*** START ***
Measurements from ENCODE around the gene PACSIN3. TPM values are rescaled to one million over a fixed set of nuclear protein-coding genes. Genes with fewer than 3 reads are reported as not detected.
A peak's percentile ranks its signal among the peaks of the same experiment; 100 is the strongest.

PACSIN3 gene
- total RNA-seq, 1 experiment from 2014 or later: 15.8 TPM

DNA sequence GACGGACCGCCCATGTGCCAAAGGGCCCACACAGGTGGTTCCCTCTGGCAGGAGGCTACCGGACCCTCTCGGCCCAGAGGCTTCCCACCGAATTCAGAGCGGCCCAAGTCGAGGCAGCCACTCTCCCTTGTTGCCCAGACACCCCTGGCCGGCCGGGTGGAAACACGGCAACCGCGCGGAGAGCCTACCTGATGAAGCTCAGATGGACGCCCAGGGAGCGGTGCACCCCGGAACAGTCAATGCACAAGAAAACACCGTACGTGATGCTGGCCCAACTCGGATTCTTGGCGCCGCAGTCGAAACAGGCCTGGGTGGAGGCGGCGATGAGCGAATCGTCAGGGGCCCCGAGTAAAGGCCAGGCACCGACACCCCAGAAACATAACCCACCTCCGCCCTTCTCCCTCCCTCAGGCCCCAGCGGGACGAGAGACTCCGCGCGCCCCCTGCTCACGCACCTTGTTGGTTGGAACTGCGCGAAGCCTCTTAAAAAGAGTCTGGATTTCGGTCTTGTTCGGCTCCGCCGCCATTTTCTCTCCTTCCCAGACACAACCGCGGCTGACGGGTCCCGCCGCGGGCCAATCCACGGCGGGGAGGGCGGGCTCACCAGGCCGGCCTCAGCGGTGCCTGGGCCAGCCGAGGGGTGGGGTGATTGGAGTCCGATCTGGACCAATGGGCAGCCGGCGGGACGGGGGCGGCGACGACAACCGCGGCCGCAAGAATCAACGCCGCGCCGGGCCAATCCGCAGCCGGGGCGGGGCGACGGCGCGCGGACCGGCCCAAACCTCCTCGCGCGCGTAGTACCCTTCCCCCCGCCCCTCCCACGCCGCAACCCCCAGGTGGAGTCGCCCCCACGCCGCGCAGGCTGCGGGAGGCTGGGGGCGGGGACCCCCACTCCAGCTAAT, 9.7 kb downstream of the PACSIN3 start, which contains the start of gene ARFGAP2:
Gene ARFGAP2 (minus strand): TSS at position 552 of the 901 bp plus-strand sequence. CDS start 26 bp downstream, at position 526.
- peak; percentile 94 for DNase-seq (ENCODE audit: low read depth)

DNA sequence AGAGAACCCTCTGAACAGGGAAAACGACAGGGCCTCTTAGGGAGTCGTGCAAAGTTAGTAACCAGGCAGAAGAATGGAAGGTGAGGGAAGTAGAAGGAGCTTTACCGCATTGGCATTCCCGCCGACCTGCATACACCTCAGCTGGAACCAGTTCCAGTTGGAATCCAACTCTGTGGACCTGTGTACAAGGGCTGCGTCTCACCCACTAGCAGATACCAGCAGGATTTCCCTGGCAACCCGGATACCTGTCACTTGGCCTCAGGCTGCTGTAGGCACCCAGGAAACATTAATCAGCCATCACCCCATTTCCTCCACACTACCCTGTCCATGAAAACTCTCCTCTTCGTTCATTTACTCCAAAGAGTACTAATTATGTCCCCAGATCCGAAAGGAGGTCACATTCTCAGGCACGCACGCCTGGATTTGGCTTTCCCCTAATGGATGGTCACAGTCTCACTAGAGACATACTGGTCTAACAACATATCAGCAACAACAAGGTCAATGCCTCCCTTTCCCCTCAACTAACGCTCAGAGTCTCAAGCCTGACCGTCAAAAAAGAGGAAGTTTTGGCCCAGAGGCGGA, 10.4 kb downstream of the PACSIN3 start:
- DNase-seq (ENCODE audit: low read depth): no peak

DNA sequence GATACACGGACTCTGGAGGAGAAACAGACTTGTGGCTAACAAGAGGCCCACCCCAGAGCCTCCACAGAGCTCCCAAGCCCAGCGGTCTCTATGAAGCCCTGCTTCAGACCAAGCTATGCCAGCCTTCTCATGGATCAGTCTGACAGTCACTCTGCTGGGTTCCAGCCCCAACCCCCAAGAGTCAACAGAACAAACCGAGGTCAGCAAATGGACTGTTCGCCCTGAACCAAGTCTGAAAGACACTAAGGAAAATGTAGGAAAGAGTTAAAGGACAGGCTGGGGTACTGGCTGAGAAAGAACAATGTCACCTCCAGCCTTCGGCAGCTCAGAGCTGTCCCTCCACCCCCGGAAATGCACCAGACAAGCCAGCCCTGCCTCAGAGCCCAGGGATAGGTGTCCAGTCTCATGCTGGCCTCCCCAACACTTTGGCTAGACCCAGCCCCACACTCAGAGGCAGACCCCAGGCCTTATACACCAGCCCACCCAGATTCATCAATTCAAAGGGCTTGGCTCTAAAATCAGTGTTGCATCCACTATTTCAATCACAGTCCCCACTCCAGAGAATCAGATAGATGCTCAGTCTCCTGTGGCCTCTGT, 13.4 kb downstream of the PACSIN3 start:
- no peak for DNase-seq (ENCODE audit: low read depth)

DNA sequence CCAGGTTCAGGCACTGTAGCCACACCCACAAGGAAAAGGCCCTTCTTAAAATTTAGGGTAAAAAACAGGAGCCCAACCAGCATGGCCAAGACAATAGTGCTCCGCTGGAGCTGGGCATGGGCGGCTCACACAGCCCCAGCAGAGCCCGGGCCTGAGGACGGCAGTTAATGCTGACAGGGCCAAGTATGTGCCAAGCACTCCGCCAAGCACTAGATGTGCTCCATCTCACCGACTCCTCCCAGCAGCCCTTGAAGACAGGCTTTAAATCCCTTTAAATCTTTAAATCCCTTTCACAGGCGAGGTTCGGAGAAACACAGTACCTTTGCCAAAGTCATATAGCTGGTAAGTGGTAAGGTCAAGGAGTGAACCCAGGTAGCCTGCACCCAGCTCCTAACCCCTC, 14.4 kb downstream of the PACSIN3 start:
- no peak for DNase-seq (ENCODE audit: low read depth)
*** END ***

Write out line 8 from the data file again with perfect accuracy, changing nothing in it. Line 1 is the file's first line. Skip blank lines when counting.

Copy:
DNA sequence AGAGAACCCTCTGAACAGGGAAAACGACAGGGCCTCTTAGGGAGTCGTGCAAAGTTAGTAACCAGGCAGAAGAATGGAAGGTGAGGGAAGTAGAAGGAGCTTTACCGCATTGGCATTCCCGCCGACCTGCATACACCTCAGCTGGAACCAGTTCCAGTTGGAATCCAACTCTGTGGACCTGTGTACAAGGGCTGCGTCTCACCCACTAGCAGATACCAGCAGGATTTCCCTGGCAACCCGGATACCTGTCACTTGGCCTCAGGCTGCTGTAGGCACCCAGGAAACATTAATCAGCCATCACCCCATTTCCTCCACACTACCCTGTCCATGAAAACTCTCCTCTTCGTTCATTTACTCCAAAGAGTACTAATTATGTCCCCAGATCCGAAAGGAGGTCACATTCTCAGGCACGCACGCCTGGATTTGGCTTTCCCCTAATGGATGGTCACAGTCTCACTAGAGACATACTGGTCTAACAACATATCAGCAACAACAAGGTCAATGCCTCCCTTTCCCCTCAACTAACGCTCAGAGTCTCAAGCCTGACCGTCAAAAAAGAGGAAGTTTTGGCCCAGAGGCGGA, 10.4 kb downstream of the PACSIN3 start: